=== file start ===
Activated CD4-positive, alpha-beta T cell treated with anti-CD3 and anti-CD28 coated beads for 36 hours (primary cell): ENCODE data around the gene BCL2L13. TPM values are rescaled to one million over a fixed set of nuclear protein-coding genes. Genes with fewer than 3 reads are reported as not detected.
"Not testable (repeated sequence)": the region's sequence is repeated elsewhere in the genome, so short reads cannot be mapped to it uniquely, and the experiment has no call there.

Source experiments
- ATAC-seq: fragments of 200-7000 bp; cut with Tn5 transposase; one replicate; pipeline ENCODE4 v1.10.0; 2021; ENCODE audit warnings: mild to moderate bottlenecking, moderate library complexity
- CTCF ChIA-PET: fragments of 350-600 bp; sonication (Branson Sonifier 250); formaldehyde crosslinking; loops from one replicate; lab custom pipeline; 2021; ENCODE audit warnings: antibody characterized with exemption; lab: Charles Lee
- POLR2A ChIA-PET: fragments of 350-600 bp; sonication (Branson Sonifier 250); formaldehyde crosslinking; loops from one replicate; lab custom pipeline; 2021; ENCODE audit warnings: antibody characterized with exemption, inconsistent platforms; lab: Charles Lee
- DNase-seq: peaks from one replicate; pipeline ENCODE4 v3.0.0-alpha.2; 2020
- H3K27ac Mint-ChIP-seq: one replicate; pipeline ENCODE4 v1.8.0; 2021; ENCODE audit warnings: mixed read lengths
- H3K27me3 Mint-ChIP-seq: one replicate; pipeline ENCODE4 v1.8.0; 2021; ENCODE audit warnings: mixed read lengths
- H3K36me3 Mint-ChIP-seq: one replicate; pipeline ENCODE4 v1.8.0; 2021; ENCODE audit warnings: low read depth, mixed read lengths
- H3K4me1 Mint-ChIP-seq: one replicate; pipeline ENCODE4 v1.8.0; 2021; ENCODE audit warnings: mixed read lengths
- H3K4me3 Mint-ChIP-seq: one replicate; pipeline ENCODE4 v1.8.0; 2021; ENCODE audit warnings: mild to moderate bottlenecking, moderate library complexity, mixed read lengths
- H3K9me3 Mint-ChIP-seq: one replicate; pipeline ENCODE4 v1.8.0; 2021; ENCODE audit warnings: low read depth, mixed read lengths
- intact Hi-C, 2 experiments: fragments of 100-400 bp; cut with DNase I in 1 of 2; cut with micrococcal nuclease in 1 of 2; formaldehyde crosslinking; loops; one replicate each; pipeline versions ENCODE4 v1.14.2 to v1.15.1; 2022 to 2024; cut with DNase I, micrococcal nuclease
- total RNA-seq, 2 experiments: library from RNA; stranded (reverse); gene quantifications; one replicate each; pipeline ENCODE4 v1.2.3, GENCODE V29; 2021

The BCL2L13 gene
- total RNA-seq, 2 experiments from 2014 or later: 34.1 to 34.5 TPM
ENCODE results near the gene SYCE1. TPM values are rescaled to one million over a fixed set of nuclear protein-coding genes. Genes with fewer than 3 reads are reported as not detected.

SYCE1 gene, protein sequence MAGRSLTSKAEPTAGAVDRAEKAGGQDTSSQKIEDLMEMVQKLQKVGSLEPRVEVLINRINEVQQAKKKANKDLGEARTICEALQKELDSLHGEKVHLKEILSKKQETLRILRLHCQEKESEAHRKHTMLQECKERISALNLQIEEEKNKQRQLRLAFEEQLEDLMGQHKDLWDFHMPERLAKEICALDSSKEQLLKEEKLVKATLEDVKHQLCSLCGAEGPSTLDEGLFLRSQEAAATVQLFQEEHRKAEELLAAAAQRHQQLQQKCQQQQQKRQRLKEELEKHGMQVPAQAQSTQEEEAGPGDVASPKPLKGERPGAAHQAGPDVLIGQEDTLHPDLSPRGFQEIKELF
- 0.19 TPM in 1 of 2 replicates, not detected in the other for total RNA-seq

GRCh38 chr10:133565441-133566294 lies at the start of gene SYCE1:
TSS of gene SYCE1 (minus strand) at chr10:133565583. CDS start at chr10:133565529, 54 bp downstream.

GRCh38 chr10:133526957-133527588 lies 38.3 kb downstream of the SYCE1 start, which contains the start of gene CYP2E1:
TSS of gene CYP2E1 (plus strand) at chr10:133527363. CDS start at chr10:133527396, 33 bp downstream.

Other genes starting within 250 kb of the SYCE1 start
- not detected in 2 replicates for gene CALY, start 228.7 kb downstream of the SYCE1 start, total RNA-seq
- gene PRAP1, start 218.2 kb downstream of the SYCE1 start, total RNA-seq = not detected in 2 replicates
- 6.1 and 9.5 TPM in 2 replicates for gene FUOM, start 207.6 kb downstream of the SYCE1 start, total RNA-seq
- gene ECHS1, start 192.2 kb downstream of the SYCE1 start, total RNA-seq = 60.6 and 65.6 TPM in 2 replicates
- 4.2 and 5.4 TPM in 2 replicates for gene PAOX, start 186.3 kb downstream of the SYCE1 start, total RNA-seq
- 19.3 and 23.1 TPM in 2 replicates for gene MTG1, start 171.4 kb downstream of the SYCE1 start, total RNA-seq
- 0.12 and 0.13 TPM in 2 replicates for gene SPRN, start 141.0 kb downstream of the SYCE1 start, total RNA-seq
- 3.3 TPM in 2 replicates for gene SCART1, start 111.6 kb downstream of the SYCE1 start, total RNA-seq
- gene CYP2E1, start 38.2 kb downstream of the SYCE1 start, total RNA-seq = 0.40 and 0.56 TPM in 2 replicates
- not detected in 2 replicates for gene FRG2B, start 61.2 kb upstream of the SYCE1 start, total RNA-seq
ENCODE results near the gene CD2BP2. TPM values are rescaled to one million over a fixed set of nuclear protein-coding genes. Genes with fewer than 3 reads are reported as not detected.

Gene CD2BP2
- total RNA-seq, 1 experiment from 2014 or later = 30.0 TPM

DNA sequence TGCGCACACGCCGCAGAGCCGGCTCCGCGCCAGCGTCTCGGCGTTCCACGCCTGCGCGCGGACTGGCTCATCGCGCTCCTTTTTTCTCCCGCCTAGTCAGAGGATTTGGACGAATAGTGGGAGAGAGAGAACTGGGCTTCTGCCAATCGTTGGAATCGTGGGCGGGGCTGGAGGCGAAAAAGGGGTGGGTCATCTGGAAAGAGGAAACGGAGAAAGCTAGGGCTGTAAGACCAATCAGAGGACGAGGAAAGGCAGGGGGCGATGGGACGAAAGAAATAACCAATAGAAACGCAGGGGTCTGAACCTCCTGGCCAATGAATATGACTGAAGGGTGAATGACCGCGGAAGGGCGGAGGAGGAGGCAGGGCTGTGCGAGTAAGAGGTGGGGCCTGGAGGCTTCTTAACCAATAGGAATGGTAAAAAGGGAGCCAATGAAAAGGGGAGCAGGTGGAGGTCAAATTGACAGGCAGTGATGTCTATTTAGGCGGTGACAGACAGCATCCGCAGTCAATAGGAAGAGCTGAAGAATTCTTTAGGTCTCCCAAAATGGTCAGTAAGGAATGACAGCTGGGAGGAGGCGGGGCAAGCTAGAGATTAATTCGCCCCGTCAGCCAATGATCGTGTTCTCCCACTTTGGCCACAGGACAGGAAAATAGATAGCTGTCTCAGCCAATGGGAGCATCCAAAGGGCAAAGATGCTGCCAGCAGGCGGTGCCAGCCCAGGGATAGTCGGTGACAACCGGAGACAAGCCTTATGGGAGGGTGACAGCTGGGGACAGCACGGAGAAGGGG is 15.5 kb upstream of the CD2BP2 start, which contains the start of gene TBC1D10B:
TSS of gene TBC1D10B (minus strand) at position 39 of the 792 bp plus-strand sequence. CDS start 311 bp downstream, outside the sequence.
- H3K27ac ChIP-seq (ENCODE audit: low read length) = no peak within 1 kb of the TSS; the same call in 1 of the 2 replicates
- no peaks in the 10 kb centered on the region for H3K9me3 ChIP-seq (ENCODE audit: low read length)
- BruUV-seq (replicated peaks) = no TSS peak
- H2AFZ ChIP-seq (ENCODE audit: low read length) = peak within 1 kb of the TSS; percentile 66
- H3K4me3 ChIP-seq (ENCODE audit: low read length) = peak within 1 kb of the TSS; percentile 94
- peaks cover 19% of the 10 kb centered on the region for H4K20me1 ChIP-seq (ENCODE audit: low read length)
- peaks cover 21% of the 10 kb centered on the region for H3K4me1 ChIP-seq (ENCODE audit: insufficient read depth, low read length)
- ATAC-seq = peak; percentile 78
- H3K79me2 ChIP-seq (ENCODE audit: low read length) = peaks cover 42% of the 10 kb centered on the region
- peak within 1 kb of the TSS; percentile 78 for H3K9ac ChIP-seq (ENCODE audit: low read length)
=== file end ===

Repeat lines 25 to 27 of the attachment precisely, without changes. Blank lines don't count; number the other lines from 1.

Other genes starting within 250 kb of the SYCE1 start
- not detected in 2 replicates for gene CALY, start 228.7 kb downstream of the SYCE1 start, total RNA-seq
- gene PRAP1, start 218.2 kb downstream of the SYCE1 start, total RNA-seq = not detected in 2 replicates